I was in New York as an intern during the times when crazies were allowed to roam, the early 70s. I lived in the part of Manhattan where the rag men would accost you to clean your windows. I was on Central Park West one day when a crazy man, maybe the Larry Hogue mentioned in this essay, was creating a scene in the street. He had actually stopped traffic and no one took him in and put him in a cell until something could be done to tone down his behavior. Big deal at that time–do your own thing, anything goes–who knows who’s crazy after all, said some.
After I went into practice in the 70s, I ran into the deinstitutionalization crusade of the 70s, Nebraska was one place where it was hot, they closed down the home at Beatrice for the retarded. I dealt with the anguish of parents of the retarded and severely mentally ill who were getting old and worried about their adult retarded and disabled children. They didn’t trust the new “community care plans” populated and run by political hacks and crusaders, not people care givers.
Most of the deinstitutionalization crusade was fueled by the antagonism to the “medical model” the left hated so much.
Got started because writers made the institutions sound so cruel. Problem is aesthetics–if you go to a nursing home you see people who are disabled–if you are unfamiliar with that you think–must be because they aren’t treated right and you write a book–they need to live normal lives and live in the community.
As a “medical model” provider I always thought the problem was they were antagonistic to professionals. DIY was their schtick. I knew some people who couldn’t get their lives straight who worked as community mental health, mental retardation workers and it was uneven at best how they handled their work. My experience with institutional workers was they seemed to comfortable and committed in most cases, certainly not monsters.
Here’s the latest from New York–they want to make the community the mental hospital. Ambitious plans and no more “punishing” the crazies or the severely disabled or keeping them from their freedom.
Would they suggest the community for people who are old, demented and disabled? No, but they would let loose in the community people who are young psychotic, disruptive, sometimes dangerous to others and definitely dangerous to themselves.
Judges can adjudicate people to force them to take medications required to keep them straight–if they will.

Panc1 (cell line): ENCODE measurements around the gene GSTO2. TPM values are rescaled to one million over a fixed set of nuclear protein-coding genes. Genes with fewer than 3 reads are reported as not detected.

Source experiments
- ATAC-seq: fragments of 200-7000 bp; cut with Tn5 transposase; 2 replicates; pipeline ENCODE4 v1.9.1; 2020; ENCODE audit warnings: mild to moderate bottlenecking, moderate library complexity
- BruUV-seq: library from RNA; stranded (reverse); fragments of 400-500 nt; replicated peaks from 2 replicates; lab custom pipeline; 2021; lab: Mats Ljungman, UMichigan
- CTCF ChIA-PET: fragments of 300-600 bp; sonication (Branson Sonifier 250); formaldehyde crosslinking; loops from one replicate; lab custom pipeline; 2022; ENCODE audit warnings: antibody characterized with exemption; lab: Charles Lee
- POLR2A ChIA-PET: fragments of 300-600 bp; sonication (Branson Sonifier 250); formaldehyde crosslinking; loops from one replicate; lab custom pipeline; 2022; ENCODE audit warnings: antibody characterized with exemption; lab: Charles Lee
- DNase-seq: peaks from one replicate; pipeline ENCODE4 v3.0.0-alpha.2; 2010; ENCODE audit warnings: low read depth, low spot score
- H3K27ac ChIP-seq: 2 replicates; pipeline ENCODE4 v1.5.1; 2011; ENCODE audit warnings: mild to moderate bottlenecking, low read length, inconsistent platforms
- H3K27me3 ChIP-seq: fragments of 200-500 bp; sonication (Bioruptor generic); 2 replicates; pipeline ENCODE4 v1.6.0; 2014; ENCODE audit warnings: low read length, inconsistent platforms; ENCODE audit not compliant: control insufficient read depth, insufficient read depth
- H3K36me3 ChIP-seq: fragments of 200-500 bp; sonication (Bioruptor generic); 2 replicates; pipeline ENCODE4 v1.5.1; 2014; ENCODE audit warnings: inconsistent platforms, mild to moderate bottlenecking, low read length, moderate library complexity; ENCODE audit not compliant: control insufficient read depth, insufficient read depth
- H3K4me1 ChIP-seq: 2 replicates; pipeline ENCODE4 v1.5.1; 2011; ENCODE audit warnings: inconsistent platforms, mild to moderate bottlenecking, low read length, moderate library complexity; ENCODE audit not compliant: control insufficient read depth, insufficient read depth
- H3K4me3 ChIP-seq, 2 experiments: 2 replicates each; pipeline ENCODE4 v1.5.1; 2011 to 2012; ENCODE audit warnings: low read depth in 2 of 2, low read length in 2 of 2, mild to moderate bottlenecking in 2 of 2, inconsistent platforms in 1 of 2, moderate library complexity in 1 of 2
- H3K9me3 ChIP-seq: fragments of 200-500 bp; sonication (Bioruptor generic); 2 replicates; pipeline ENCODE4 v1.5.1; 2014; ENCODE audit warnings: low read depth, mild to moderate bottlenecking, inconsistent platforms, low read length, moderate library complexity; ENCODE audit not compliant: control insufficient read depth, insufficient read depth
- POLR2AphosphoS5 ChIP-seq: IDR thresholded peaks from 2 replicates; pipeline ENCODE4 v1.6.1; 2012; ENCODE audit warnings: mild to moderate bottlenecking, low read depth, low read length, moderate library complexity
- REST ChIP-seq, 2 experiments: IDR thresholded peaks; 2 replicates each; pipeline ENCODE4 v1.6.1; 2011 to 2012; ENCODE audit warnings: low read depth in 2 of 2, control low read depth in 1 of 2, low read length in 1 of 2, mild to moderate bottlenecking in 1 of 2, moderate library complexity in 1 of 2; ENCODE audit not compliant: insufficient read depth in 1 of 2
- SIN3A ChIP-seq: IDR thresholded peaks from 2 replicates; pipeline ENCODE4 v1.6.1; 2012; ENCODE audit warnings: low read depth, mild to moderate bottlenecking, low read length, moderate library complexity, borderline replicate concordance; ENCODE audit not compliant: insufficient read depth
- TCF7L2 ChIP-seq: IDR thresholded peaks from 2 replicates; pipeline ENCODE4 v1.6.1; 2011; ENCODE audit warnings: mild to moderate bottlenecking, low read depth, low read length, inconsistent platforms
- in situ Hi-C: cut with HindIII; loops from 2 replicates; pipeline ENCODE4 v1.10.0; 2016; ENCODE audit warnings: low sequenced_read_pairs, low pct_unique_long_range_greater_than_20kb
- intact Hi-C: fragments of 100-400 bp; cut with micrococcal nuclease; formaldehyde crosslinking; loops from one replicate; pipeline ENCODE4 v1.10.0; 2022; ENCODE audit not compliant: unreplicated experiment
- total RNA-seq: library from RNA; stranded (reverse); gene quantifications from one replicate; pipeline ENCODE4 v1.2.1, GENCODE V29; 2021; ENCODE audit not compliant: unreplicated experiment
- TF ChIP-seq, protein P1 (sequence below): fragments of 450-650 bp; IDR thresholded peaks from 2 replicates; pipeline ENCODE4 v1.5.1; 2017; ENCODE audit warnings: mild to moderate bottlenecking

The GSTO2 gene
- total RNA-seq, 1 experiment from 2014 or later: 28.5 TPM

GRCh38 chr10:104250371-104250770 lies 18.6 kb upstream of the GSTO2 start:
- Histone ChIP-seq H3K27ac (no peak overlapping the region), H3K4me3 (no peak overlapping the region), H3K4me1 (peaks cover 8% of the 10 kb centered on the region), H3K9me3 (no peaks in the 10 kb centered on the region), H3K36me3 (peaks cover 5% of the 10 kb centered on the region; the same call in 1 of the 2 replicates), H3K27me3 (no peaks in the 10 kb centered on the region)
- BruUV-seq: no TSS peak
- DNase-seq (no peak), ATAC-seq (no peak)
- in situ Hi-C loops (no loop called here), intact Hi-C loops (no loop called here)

Community programs are often just baby sitting to assuage the people who hate the medical model and institutions, but that’s a matter of taste isn’t it?
The Activists always complain that institutions are bad, but my experience is that institutions can be the ideal place for the severely mentally disabled, just like residential and then nursing homes are the best answer for people declining from age and dementia.
At one time in my career I was Medical Director of a number of nursing homes. My mother had a great residential nursing home in her last years–wonderful dedicated people.
Commies always think they have a better idea and the Mayor of NY is a commie. Let’s put em in the community with relatively untrained baby sitters. It will make us feel better–Did you ever see One Flew Over. . . that is what we don’t want–crazy is just a point of view, isn’t it? RD Laing and Thomas Szasz taught us crazy doesn’t exist.
Except, I assure you, if you have a schizophrenic or real manic-depressive in the family–you will be a believer in psychiatry. Spend a couple of hours with a psychotic and Laing and Szasz will sound pretty hollow.
These programs better have something more than a kiss and a promise or NYC will be a kind of stinky nasty place for the street people .
Now that DeBlasio has given the criminals a release from broken windows, how far down do you think NY will go?
I visited NY when Dinkins was mayor and I remember the stickers on car windows–no radio. I had been away and didn’t realize that petty crime was that bad. Murder and violent crime went up with the petty.